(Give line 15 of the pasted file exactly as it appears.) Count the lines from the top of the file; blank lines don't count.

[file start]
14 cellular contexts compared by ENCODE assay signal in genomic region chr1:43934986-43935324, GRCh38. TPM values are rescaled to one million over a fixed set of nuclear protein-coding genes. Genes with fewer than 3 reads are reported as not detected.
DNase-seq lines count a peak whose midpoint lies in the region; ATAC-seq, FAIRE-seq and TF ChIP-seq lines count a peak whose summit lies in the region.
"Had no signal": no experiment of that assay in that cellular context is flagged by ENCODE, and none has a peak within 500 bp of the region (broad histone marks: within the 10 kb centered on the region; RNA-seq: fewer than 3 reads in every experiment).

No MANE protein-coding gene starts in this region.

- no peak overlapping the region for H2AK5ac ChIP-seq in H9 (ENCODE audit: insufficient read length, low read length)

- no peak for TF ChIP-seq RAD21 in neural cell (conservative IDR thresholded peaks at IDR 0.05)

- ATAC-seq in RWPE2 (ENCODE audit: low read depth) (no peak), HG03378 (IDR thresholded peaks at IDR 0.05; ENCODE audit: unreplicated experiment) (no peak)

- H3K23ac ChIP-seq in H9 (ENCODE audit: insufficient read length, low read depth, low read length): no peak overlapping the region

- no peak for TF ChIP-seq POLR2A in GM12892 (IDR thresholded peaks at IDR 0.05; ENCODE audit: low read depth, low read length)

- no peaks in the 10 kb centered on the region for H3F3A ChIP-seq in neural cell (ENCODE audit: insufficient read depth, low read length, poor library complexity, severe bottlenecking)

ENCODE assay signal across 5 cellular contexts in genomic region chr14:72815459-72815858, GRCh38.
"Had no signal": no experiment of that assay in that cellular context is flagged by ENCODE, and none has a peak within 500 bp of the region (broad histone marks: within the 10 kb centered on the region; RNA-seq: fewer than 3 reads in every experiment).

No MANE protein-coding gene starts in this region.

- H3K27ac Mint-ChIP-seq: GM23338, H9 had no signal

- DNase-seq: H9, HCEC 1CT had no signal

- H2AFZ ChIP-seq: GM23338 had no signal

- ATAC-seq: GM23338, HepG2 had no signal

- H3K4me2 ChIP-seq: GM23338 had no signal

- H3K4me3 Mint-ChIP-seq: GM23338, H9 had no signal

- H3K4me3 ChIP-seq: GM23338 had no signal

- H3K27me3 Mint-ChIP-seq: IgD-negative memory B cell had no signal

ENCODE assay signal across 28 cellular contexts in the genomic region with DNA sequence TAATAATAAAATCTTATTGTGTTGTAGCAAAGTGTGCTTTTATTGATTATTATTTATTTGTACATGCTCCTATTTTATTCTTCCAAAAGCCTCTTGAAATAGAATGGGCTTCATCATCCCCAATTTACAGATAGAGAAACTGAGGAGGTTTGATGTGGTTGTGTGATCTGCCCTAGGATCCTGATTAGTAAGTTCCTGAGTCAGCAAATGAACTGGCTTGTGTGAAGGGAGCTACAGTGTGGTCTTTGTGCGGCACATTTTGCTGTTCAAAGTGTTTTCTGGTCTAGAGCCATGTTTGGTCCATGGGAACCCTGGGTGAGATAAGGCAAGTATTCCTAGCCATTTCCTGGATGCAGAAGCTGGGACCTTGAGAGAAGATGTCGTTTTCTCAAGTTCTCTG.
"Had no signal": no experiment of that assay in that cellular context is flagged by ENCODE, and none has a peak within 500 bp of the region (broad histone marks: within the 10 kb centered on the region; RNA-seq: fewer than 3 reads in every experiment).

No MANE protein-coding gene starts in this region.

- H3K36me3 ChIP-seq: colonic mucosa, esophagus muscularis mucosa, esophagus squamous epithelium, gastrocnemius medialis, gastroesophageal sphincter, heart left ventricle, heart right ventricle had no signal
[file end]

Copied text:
- DNase-seq: H9, HCEC 1CT had no signal